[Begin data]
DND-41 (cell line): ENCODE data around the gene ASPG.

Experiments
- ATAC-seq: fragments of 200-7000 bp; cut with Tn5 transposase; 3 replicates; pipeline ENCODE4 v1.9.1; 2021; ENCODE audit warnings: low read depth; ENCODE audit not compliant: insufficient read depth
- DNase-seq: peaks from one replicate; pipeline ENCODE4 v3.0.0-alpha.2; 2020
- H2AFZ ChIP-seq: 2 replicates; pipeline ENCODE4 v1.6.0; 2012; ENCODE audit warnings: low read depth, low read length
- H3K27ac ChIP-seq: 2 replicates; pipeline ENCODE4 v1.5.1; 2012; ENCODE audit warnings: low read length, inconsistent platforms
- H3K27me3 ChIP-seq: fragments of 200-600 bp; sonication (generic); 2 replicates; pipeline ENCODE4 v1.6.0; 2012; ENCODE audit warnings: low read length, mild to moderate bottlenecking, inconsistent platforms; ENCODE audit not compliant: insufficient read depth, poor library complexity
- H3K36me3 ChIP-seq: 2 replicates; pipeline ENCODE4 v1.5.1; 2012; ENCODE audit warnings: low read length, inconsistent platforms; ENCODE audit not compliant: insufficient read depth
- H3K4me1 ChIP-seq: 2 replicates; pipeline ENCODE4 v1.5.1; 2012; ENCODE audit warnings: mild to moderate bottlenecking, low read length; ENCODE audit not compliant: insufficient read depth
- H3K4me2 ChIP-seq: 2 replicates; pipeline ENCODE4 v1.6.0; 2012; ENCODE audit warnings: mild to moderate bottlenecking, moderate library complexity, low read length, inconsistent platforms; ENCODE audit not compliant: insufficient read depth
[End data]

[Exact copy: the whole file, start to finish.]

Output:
DND-41 (cell line): ENCODE data around the gene ASPG.

Experiments
- ATAC-seq: fragments of 200-7000 bp; cut with Tn5 transposase; 3 replicates; pipeline ENCODE4 v1.9.1; 2021; ENCODE audit warnings: low read depth; ENCODE audit not compliant: insufficient read depth
- DNase-seq: peaks from one replicate; pipeline ENCODE4 v3.0.0-alpha.2; 2020
- H2AFZ ChIP-seq: 2 replicates; pipeline ENCODE4 v1.6.0; 2012; ENCODE audit warnings: low read depth, low read length
- H3K27ac ChIP-seq: 2 replicates; pipeline ENCODE4 v1.5.1; 2012; ENCODE audit warnings: low read length, inconsistent platforms
- H3K27me3 ChIP-seq: fragments of 200-600 bp; sonication (generic); 2 replicates; pipeline ENCODE4 v1.6.0; 2012; ENCODE audit warnings: low read length, mild to moderate bottlenecking, inconsistent platforms; ENCODE audit not compliant: insufficient read depth, poor library complexity
- H3K36me3 ChIP-seq: 2 replicates; pipeline ENCODE4 v1.5.1; 2012; ENCODE audit warnings: low read length, inconsistent platforms; ENCODE audit not compliant: insufficient read depth
- H3K4me1 ChIP-seq: 2 replicates; pipeline ENCODE4 v1.5.1; 2012; ENCODE audit warnings: mild to moderate bottlenecking, low read length; ENCODE audit not compliant: insufficient read depth
- H3K4me2 ChIP-seq: 2 replicates; pipeline ENCODE4 v1.6.0; 2012; ENCODE audit warnings: mild to moderate bottlenecking, moderate library complexity, low read length, inconsistent platforms; ENCODE audit not compliant: insufficient read depth